Labour Should Raise Income Tax

New Statesman (1996), August 9, 2004 | Go to article overview

Labour Should Raise Income Tax


During its seven years in office, new Labour has transformed the terms of public debate so that poverty and inequality are no longer unmentionables. It has also brought to a near-complete halt the Thatcher revolution, which saw dramatic increases in poverty and inequality throughout the 1980s and early 1990s. Is that enough, in the eyes of the left, to redeem a government that looks un-Labour on, for example, trade unions and public ownership, illiberal on civil liberties and crime, and thoroughly bellicose in foreign affairs?

An audit of social justice in Britain, from the Institute for Public Policy Research, suggests not. Since 1997, the richest 1 per cent of the population have continued to get richer, with their share of national income rising to 13 per cent. The distribution of wealth (shares, houses and so on) has also become more unequal, with the wealthiest 10 per cent owning 54 per cent of the nation's wealth in 2000. Though Britain no longer has the highest child poverty rate in Europe, nearly one child in four still lives in poverty, against only one in eight in 1979. In Denmark, it is only one in 20. Persistent poverty--citizens who have been poor for at least three of the past four years--is above the EU average.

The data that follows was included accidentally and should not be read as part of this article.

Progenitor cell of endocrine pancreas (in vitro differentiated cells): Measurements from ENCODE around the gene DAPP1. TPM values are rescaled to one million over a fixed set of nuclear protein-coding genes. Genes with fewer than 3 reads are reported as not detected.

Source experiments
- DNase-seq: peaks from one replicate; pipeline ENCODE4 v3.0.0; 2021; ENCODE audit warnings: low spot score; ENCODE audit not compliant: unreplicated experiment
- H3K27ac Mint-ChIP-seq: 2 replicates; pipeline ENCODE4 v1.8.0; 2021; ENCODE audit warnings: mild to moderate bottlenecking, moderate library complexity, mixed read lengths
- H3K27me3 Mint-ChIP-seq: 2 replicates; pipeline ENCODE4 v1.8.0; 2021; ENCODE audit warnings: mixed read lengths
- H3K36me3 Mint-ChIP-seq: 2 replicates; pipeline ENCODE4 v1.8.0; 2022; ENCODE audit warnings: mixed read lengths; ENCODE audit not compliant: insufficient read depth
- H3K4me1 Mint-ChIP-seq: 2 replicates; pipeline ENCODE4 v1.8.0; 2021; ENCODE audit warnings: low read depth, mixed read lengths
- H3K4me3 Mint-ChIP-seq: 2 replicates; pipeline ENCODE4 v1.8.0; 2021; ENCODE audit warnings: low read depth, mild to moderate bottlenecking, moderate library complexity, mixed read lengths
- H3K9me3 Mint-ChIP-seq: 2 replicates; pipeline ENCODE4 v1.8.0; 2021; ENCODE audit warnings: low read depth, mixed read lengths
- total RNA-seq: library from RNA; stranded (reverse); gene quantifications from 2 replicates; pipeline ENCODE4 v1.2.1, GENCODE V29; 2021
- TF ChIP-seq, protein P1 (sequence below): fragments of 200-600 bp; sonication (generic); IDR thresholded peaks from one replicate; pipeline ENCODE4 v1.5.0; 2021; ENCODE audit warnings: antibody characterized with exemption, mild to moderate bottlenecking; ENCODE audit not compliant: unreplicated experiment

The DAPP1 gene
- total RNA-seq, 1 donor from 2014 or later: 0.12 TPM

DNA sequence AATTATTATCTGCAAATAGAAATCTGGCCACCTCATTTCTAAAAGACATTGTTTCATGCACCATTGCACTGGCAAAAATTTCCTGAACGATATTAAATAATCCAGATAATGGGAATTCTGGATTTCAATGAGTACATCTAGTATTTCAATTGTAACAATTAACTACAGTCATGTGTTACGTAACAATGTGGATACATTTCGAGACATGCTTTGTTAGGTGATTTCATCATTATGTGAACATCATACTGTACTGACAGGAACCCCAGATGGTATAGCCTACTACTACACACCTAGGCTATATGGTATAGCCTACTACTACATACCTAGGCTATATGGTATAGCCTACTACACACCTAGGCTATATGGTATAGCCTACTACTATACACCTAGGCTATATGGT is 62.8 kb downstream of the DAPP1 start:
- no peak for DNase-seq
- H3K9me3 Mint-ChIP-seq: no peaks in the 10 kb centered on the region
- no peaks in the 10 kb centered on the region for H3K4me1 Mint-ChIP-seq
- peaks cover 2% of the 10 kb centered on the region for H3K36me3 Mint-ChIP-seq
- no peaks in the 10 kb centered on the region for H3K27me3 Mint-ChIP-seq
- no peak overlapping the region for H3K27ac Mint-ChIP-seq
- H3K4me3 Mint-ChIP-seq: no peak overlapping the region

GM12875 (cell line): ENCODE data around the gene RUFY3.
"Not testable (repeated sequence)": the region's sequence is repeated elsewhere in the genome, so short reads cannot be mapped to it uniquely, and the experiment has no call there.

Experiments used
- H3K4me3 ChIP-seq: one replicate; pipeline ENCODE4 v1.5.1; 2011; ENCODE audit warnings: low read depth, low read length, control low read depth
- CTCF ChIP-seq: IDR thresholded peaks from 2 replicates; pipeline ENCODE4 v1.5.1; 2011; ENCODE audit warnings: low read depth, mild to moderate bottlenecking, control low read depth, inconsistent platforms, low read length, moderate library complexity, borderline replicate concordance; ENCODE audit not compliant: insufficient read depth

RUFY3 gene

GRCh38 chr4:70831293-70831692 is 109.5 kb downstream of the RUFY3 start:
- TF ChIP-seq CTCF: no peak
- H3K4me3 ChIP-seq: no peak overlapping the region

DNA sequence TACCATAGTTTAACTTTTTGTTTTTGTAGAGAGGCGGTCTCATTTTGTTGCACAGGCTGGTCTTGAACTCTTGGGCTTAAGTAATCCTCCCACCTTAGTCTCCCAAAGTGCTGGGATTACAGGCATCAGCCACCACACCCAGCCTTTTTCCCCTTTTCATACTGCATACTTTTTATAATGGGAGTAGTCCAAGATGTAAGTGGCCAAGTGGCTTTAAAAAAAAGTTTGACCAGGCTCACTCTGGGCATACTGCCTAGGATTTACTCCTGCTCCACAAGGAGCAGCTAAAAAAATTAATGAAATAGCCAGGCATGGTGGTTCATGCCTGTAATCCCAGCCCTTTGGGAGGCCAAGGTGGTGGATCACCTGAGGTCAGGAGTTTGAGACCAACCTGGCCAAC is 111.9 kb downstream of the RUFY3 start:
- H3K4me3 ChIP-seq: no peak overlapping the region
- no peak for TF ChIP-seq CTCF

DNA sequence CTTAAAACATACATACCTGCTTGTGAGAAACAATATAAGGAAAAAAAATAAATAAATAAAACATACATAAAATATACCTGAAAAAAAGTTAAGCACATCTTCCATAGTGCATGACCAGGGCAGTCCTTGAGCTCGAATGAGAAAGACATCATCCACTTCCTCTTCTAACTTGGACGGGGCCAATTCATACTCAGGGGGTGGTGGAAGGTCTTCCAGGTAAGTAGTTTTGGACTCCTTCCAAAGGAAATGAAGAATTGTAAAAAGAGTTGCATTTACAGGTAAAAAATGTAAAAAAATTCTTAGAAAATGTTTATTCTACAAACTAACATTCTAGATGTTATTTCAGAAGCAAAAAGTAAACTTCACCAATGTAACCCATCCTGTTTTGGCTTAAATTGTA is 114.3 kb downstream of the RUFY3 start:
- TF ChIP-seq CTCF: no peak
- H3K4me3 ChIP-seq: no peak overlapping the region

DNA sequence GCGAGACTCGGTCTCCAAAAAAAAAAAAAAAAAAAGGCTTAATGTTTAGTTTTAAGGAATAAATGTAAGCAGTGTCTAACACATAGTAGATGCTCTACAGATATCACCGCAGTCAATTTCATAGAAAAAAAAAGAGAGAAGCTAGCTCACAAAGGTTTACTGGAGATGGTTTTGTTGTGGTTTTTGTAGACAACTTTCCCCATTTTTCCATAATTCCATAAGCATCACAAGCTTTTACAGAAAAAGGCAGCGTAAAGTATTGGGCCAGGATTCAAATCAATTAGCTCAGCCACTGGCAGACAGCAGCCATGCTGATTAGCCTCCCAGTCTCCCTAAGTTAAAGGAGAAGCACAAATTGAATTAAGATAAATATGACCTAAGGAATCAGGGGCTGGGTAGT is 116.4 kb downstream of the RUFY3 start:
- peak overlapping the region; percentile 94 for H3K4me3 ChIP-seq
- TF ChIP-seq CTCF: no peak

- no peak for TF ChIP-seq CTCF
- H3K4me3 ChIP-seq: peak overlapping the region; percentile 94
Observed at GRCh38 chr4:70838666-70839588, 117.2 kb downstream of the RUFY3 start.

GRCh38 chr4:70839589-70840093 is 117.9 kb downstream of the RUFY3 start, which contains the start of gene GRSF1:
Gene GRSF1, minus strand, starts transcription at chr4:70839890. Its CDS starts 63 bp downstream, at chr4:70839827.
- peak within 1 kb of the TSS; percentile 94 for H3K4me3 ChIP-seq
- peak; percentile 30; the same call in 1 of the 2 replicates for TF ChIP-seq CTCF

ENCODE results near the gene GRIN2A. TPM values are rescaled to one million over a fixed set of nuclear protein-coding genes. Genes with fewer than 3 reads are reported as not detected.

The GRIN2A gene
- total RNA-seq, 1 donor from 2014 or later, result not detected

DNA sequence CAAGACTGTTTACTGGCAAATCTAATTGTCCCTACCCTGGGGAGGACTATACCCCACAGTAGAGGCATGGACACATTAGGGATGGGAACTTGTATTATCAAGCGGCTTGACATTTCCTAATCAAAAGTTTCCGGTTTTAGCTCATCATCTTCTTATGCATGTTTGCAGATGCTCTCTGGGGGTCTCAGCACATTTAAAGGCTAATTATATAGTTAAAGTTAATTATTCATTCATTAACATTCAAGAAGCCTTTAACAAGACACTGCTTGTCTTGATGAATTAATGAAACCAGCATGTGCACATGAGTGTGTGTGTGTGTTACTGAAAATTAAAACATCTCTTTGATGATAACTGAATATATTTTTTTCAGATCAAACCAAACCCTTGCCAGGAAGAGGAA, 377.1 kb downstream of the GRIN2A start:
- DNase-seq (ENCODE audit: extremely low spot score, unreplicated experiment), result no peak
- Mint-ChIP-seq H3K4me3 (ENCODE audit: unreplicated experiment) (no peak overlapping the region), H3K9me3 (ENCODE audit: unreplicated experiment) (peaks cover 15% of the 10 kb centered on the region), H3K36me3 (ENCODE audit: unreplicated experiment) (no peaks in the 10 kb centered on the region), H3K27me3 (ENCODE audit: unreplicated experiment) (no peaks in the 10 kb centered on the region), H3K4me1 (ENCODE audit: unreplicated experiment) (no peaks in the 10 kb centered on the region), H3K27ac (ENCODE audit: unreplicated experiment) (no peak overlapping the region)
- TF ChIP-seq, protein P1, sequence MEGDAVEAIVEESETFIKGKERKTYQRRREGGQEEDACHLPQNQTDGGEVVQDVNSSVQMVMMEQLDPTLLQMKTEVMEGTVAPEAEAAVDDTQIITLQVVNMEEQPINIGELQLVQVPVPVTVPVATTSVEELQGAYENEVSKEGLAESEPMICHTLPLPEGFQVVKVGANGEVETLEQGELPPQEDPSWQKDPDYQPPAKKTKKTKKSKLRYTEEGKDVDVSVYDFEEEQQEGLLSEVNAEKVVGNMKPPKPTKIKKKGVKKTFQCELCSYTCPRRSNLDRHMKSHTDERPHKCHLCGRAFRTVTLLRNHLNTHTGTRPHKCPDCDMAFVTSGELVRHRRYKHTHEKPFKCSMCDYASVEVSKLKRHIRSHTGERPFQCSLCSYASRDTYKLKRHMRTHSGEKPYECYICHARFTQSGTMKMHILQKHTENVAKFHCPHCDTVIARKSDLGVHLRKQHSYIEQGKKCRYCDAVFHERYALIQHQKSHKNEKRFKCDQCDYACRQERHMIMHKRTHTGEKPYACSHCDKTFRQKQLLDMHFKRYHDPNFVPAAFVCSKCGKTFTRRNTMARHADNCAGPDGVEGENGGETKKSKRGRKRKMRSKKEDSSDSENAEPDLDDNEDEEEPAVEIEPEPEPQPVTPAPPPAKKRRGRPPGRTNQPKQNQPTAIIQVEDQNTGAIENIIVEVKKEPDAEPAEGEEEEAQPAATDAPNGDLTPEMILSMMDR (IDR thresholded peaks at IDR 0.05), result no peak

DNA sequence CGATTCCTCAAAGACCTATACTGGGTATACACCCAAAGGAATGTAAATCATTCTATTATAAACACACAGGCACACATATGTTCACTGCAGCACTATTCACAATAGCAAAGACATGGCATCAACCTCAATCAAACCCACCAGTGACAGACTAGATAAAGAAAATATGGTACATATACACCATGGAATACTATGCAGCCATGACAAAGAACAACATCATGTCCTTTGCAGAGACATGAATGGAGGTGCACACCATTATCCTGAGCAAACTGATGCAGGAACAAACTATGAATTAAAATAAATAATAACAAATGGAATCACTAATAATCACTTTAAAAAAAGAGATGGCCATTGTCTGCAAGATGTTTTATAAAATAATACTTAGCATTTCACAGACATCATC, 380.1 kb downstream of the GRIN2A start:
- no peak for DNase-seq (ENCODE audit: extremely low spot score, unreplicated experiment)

Moreover, some public services appear not to make an adequate contribution to the achievement of a more equal society. Primary schools with high intakes of deprived children made less progress between 1999 and 2002 than those with fewer such children. Children from the highest social classes are still twice as likely to get top GCSE grades in five or more subjects as those from the lower social classes. Though children from poorer homes have an improved chance of getting to university, those from affluent backgrounds have seen their chances improve even more. The tax and benefit system also seems to have less impact than it should: despite good Treasury intentions, it doesn't redistribute wealth even to the limited extent it did when Labour came to power, perhaps because of the growth of unclaimed means-tested benefits. …

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